Pubdate: Tue, 07 Mar 2017
Source: Calgary Herald (CN AB)
Copyright: 2017 Postmedia Network
Author: Don Braid
Page: A4


Some columns are hard to write because it's almost impossible to stop
watching the events that propel them.

That's the way it was with Monday's emergency legislature debate on
opioid addiction and deaths.

It was fascinating, emotional, moving and very informative. It might
have surprised many Albertans who think politicians have no clue about
real life.

MLAs on all sides - Wildrose, PC, Alberta Party, Liberal and NDP -
have seen the carnage close up.

Progressive Conservative MLA Rick Fraser, a former EMS worker,
recalled arriving at a residence to find a 14-year-old boy who'd
seemed perfectly normal when he arrived home, only to die shortly
afterward in the basement.

Mike Ellis, another PC and former CPS officer, described his own
up-close experiences. So did Dr. Bob Turner, a cancer physician and
NDP member for Edmonton-Whitemud, who talked about how he's seen the
problem both in the hospitals and his affluent community.

Erin Babcock, the New Democrat from Stony Plain, said that since she
was 11 years old her family has dealt with the trials and torments of
an addicted family member.

The opposition wants the NDP to declare a public health emergency. It
probably won't happen, even though everybody in that legislature
seemed to agree that opioid scourge has become exactly that.

The New Democrats' flat rejection may begin with pride. They refused
to declare an emergency before and aren't about to start now.

Their other reason is that the Public Health Act, written to cover
disease pandemics, doesn't fit well with drugs. And it's undeniable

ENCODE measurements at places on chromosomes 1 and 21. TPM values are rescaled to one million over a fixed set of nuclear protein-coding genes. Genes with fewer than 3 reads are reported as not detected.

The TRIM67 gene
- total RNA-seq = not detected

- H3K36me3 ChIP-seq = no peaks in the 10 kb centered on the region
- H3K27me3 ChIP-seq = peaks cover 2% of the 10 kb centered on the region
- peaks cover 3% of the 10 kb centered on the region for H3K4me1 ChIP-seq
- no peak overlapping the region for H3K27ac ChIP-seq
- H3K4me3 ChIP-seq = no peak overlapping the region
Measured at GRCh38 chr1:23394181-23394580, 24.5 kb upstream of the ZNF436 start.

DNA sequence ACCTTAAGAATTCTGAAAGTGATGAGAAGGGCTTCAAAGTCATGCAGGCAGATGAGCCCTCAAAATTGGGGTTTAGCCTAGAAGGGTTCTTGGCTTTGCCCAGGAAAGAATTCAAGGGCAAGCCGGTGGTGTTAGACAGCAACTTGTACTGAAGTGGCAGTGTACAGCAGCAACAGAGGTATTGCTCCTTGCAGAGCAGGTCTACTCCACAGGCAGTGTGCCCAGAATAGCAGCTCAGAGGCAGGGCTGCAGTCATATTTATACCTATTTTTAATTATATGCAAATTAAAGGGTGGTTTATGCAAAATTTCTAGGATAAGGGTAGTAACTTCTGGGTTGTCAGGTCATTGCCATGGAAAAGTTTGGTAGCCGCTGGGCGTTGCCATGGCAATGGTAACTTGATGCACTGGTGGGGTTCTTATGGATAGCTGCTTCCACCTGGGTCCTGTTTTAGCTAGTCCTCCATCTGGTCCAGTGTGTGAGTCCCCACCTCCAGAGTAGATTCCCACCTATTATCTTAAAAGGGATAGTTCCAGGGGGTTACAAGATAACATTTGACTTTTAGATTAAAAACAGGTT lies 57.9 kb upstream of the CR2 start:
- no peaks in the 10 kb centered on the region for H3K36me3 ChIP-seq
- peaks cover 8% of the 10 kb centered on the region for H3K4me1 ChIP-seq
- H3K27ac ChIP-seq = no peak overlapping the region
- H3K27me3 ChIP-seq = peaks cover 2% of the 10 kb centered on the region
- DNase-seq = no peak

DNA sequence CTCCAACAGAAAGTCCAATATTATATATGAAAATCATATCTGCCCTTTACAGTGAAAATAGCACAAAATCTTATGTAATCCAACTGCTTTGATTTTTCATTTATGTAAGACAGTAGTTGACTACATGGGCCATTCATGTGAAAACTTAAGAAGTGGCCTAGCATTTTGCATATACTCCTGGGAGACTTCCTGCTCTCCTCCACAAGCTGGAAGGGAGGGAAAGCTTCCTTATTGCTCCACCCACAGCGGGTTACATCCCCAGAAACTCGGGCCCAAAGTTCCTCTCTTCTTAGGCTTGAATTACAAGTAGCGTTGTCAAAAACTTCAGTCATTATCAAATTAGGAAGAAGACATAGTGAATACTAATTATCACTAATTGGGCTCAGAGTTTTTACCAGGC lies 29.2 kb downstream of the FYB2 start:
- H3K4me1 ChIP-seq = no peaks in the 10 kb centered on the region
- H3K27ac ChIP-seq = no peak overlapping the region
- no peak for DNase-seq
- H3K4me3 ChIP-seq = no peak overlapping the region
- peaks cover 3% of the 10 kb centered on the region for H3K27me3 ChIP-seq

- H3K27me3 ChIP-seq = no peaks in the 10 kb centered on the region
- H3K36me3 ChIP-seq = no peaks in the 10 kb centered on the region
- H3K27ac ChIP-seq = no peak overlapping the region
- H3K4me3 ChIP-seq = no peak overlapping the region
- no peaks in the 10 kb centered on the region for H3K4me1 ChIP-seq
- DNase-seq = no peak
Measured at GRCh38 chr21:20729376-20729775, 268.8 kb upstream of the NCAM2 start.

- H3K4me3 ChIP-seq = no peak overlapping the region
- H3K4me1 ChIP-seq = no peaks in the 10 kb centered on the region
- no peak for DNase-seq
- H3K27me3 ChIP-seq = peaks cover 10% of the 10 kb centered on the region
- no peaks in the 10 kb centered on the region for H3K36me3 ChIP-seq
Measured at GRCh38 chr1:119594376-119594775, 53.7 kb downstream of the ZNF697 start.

that the government has worked hard on specific solutions, including
provision of naloxone antidote, safe consumption sites, and much else.

But as the crisis escalates, the NDP line looks more and more like
hair-splitting. Maybe they finally know it: An official in the
premier's office said the position could be reviewed.

An emergency decree would force agencies and services to co-ordinate
closely. They would have to supply real-time data that would give a
much clearer picture of local needs. Officials would have certain
powers like those usually available only during a disease pandemic.

Most of all, though, an emergency decree would give the opioid
disaster a massive boost in public perception. It would lift opioid
deaths from the level of serious problem to genuine crisis.

It has surely reached that stage, when even first responders are
sometimes hospitalized because of skin contact with these hugely toxic

As several MLAs pointed out, this is a kind of pandemic. It's also
more lethal than influenza has been for many decades.

This is becoming the biggest western health crisis since the height of
HIV in the 1990s, and the H1N1 flu epidemic in 2009.

In Alberta, 343 people died from opioid use in 2016.

By contrast, 369 people were killed in traffic accidents in 2014. The
H1N1 flu epidemic of 2009, which caused near-panic for weeks, killed
69 people.

Really, how are opioids not a crisis?

We've got nearly one person a day dying in Alberta alone.

In this context, it's alarming that doctors have tripled the number of
written prescriptions for opioids over the past few years.

Dr. Richard Starke, PC MLA for Vermilion-Lloydminster, called for
better monitoring because many of those who died had seen two or more
doctors for prescriptions. A veterinarian, Starke said he was always
extremely careful about recording drug prescriptions even for animals.

B.C. declared opioid deaths a formal public health emergency nearly
one year ago. In 2010, opioids caused five per cent of the province's
overdose deaths. When the emergency was declared, this poison was
causing 60 per cent of deaths.

The public's idea of an emergency can be very flexible. Imagine what
would happen if terrorists were killing one Canadian a day. Troops
would be on the move, schools locked down. It would be a rolling
national panic.

People are more dismissive when the problem is a substance people
choose to ingest, rather than random violence or an airborne virus
that can infect anyone.

But still - how many people have to die before we see an emergency
staring Alberta in the face?
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MAP posted-by: Matt